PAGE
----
Pro Poly and PolyBilt see a lot of requests for ladder tunnels in water tanks, Dean says. “In the tanker world, departments are looking for through-the-tank hard suction storage,” he adds, “and portable water tank storage on the side of the tank. On smaller skid tanks and in wildland applications, we’ll do an array of different things, from hose reel mounts to suction tubes, crosslays, and bolted-on toolboxes.”
Customization is popular with both types of tanks, Martin adds. “We have seen all kinds of odd shapes and sizes of water tanks,” he says. “We have even dropped water tanks down into the frame rail area to keep the tank’s center of gravity low on the apparatus.”
Falls notes his company’s niche is custom copolymer polypropylene tanks of 2,000 gallons or more. “T-tanks and rectangular tanks are the most popular types used in fire apparatus,” Falls observes, “but wetside and elliptical tanks continue to be used for very large applications. In fact, many large tanks combine the water tank and apparatus body into a single unit.”
Falls notes that a lot of departments choose a T-tank because it typically has a lower center of gravity than other types. “It also lends itself well to a ladder tunnel and a portable water tank mounting or compartment,” Falls says “But these days, pretty much every water tank, no matter what type, is a custom tank.”
Dean notes that in 2000, Pro Poly and W.S. Darley & Co. partnered in creating PolyBilt LLC, a company that produces copolymer polypropylene water tanks and truck bodies as a single unit. “We patented the process more than 10 years ago,” he says. “The combined unit turns out to be very strong and durable and can be designed to accommodate any style of water tank: T-tank, rectangular, elliptical, or skid.”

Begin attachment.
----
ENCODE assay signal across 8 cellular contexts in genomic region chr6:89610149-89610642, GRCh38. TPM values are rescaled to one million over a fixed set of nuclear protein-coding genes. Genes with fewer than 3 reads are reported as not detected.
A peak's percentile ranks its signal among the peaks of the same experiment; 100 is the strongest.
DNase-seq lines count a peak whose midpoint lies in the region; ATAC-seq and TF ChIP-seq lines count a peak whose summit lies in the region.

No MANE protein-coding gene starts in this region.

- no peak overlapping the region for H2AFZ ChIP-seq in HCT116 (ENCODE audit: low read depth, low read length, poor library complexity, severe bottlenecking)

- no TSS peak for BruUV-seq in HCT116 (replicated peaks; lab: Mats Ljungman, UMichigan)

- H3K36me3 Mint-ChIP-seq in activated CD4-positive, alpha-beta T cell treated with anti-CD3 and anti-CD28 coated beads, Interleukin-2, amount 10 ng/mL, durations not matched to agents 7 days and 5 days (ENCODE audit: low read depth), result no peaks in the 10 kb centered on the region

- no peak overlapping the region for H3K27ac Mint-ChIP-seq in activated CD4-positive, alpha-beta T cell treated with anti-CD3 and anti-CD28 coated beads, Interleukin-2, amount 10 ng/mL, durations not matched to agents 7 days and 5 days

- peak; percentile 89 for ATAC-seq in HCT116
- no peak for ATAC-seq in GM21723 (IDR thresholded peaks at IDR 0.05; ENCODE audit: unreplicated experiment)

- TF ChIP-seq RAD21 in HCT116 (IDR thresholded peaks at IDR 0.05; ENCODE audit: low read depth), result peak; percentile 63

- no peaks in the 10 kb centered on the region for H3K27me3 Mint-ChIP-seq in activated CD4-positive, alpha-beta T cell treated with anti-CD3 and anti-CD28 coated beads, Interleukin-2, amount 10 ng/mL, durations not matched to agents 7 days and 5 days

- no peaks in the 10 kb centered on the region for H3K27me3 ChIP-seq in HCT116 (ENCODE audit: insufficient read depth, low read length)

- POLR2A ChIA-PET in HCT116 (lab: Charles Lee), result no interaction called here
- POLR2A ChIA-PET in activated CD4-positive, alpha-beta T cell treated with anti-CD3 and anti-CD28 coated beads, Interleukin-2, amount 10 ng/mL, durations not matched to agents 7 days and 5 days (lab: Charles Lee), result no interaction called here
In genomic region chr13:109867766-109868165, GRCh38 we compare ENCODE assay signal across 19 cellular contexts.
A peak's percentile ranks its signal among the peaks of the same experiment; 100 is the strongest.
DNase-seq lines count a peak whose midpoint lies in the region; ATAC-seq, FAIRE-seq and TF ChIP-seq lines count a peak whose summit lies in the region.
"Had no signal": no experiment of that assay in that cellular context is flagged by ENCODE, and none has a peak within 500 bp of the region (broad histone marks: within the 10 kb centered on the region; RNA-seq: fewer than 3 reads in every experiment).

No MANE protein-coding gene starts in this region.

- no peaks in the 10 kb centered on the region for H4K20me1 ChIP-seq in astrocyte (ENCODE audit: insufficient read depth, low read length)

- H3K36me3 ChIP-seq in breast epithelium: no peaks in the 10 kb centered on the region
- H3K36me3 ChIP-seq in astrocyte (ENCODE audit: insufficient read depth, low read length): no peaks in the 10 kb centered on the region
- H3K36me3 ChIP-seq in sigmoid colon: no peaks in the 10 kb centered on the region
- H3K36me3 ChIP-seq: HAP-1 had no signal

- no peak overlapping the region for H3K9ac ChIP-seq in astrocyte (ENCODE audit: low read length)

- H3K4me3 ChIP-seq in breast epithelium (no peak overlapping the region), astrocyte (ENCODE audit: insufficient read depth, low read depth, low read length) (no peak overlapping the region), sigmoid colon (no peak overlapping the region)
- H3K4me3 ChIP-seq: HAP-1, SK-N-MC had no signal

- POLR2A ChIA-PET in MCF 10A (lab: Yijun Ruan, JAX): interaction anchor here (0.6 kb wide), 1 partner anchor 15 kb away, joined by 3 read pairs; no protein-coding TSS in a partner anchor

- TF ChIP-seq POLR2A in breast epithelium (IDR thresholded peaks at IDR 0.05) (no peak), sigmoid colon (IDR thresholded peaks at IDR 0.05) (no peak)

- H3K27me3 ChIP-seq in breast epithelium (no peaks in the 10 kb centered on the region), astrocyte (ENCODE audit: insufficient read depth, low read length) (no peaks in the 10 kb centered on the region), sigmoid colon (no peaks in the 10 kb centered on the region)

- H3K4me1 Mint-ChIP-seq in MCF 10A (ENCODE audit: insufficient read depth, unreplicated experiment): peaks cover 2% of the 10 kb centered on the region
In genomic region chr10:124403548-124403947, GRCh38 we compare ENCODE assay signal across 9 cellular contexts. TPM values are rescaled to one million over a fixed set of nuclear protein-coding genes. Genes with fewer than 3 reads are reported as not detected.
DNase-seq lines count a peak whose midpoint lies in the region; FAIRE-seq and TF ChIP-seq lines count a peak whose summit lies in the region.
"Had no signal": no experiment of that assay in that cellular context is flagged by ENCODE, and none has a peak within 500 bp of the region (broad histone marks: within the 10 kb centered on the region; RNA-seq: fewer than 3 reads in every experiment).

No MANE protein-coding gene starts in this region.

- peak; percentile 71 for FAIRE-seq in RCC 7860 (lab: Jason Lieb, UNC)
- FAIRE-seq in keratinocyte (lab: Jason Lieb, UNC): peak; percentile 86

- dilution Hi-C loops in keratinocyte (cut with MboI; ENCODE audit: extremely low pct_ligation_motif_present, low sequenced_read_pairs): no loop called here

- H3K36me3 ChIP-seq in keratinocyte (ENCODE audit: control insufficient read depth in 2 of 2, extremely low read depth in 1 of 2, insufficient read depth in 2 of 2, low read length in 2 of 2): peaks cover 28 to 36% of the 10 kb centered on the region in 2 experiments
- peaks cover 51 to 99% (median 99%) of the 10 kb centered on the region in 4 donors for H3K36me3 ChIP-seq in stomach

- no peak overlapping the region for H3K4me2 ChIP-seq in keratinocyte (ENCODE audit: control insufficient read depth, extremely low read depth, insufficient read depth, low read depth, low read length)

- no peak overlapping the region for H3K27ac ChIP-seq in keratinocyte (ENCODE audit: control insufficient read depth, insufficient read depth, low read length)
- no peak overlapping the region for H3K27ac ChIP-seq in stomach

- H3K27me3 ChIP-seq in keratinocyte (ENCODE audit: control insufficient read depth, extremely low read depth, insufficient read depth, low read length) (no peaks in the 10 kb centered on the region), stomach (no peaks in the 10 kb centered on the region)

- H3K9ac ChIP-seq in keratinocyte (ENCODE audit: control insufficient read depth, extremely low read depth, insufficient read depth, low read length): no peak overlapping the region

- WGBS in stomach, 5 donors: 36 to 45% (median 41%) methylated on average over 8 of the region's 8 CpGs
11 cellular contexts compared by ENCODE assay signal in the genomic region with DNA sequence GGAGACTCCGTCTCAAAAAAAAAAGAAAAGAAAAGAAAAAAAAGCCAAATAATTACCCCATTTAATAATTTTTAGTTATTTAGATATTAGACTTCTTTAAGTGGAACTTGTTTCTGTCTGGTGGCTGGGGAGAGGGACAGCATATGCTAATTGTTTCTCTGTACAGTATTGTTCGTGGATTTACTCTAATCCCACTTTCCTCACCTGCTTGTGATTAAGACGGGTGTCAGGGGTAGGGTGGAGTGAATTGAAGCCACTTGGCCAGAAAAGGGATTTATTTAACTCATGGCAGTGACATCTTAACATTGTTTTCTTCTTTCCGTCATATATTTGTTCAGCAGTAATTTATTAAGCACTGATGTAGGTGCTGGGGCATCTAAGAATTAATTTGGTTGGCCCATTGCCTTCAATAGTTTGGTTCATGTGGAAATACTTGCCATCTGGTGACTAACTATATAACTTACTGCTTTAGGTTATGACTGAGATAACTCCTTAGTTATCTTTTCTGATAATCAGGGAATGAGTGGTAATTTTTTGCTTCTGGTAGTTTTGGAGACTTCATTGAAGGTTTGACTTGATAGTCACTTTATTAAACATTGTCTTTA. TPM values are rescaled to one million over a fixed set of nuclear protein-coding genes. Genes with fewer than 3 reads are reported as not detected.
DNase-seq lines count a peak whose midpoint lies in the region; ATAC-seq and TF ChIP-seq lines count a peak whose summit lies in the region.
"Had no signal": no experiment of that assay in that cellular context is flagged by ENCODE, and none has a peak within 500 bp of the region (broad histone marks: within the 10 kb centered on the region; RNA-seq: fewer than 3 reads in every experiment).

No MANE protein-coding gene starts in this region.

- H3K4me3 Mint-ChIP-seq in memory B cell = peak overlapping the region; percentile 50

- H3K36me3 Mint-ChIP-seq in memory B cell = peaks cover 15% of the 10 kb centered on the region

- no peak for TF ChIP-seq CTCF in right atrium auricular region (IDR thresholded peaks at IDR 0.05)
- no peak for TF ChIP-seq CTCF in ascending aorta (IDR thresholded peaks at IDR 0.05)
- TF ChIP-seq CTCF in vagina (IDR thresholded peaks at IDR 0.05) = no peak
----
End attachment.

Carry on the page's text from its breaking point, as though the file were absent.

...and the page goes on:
Lingel says that UPF makes the Defender series of skid tanks for wildland use. “We recently enhanced the Defender 2 and 3E versions with recessed covers, instead of flush covers, and sight tubes for a visual water level,” Lingel says. “The difference between the 2 and 3E models is that the 3E has a copolymer polypropylene pump platform with side gussets.”
UPF also makes the Integrator fire water tank and body. “We build the two separate components and then weld them together into a single package,” Lingel points out. “The OEM can then drop a single item on the chassis and mount it, which has a lot of benefits for smaller builders. The unit only needs paint to be finished and is used a lot on apparatus that are being rehabbed.”
For industrial apparatus, UPF makes integrated water tanks that hold foam and water in separate chambers. “We make an integrated tank of 500 gallons of foam and 500 gallons water,” Lingel says, “and also 1,000 gallons of foam and 1,000 gallons of water. It’s very challenging to design because foam weighs less than water, so we have to put in internal notching to balance the weight and the center of gravity. There’s a never-ending customization of water tanks today; the variations are endless.”
ALAN M. PETRILLO is a Tucson, Arizona-based journalist, the author of three novels and five nonfiction books, and a member of the Fire Apparatus & Emergency Equipment editorial advisory board. He served 22 years with the Verdoy (NY) Fire Department, including in the position of chief.